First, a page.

Bezić, R. (2021). Juvenile Delinquency in the Balkans : a Regional Comparative Analysis based on the ISRD3-Study Findings (Vol. BC 6) Schriftenreihe des Max-Planck-Instituts für ausländisches und internationales Strafrecht : Publications of the Max Planck Partner Group for Balkan Criminology. Berlin: Duncker & Humblot.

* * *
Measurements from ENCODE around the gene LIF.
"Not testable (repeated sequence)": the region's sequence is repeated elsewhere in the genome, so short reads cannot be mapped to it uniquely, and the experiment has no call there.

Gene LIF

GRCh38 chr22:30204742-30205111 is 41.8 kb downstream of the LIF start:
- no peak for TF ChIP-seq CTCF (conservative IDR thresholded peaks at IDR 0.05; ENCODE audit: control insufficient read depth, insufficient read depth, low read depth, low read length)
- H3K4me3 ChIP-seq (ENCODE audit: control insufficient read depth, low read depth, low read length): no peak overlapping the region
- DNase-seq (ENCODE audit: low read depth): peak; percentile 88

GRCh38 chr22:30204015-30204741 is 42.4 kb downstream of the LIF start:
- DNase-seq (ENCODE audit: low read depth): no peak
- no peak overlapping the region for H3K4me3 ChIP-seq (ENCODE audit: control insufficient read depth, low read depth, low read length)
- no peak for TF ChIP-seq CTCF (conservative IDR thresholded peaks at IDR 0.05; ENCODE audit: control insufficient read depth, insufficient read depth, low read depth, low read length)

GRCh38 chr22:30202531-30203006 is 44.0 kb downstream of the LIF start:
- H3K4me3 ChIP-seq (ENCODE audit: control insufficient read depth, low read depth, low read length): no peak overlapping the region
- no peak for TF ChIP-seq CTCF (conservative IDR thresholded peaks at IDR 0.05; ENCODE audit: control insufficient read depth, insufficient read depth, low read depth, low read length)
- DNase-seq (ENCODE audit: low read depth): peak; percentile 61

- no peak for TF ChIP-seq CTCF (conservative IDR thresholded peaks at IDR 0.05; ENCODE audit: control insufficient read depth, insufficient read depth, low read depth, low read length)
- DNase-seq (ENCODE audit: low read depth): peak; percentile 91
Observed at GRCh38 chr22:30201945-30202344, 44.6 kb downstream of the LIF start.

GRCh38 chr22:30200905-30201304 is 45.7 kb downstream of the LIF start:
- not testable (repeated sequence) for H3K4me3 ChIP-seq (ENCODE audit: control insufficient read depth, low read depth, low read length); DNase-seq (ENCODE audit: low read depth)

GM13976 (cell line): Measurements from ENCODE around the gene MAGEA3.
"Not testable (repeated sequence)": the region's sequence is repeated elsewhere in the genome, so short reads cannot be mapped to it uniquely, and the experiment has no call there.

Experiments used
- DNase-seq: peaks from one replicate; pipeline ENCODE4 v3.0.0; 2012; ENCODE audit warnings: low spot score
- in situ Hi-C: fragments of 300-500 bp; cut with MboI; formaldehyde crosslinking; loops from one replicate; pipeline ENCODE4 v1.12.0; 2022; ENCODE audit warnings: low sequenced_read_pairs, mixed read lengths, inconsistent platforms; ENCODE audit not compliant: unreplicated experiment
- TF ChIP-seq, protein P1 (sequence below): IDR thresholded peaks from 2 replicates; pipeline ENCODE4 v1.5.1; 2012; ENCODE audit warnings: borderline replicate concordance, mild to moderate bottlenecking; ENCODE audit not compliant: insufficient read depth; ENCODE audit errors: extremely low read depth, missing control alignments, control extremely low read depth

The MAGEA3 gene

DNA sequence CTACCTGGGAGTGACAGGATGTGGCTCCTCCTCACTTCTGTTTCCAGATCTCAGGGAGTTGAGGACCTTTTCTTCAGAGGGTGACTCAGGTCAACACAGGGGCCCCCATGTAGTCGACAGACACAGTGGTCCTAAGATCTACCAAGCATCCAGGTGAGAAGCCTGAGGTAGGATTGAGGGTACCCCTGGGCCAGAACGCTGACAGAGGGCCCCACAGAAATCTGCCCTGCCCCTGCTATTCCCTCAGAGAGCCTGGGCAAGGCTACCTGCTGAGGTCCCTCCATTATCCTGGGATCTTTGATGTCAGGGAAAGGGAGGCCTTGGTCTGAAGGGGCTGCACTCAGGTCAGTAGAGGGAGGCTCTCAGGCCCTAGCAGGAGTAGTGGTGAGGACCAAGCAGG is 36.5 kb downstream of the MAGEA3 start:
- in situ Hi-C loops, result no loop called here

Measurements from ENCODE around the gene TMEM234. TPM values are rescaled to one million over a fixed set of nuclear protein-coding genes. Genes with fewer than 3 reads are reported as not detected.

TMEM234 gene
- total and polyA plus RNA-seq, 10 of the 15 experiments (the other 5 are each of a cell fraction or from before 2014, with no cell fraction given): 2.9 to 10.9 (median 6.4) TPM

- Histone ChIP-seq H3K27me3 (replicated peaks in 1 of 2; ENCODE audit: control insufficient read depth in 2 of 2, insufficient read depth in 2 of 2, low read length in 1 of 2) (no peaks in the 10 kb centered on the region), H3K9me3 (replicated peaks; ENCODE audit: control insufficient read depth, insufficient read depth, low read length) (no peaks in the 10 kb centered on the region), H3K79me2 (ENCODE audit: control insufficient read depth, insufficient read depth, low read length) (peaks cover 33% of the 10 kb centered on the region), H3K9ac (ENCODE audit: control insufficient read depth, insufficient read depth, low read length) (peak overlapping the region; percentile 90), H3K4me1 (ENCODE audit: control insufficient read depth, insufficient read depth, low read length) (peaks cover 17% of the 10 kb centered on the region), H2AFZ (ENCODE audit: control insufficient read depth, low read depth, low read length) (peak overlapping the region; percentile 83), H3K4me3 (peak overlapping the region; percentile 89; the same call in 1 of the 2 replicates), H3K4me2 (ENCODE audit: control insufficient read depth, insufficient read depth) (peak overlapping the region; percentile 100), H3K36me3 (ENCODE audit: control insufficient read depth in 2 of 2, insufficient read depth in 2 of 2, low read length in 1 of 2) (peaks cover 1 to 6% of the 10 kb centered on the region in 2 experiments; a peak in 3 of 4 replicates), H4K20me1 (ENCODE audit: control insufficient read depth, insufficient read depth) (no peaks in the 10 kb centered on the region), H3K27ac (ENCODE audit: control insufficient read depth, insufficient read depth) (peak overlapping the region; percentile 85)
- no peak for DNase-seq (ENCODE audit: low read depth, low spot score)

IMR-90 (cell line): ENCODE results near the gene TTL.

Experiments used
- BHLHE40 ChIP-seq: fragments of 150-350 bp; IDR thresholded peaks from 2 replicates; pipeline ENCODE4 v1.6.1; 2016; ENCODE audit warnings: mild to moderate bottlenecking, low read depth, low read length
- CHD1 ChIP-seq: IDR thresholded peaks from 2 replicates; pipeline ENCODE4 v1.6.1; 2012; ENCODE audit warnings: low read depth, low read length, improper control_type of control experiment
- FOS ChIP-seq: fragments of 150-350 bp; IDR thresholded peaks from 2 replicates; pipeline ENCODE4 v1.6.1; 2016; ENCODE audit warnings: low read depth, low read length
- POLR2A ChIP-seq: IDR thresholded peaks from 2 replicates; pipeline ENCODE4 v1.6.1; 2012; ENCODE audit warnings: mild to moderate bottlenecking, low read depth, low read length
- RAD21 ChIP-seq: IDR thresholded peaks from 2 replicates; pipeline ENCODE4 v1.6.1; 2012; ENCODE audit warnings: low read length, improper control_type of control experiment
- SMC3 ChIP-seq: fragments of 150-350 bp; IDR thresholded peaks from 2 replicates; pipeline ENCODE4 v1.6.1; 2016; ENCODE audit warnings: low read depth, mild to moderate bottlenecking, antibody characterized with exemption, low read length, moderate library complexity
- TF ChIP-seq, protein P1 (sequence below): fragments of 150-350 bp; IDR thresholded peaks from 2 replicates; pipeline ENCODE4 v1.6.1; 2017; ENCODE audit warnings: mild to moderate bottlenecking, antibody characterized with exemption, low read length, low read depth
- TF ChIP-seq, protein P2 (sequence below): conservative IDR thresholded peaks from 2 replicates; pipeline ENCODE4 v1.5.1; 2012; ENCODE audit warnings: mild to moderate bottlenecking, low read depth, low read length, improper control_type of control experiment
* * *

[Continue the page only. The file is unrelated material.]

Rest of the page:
Juveniles represent the most important human capital on which societies have to rely in order to achieve sustainable progress and social change. Their delinquency is a complex phenomenon and one of the most challenging criminological and social problems. Throughout the 20th century, criminology has produced numerous studies focusing on aetiological factors and phenomenological characteristics of juvenile delinquency. However, juvenile crime research in the Balkans has remained scarce, with only few empirical studies having been carried out thus far. Such an ‘empirical black hole’ makes cross-national and comparative criminological research on juvenile crime in the Balkans far overdue. This volume provides a first comprehensive account of the prevalence and incidence of juvenile crime in the Balkans, based on self-reports in youth populations of five countries of the region: Bosnia and Herzegovina, Croatia, Kosovo, North Macedonia, and Serbia. The analyses focus on differences and common characteristics among the five country samples, involving a total of 8,460 respondents. Based on these findings, further analyses are centered on indicators that might impact the development of juvenile crime. In general, this study is focused on theory-testing and the search for mechanisms that explain juvenile crime in the region. The main theory that was tested is the social control theory. The study presents important empirical evidence for establishing, developing and evaluating prevention programmes, which are an important component of rational, evidence-based crime policies in the Balkans.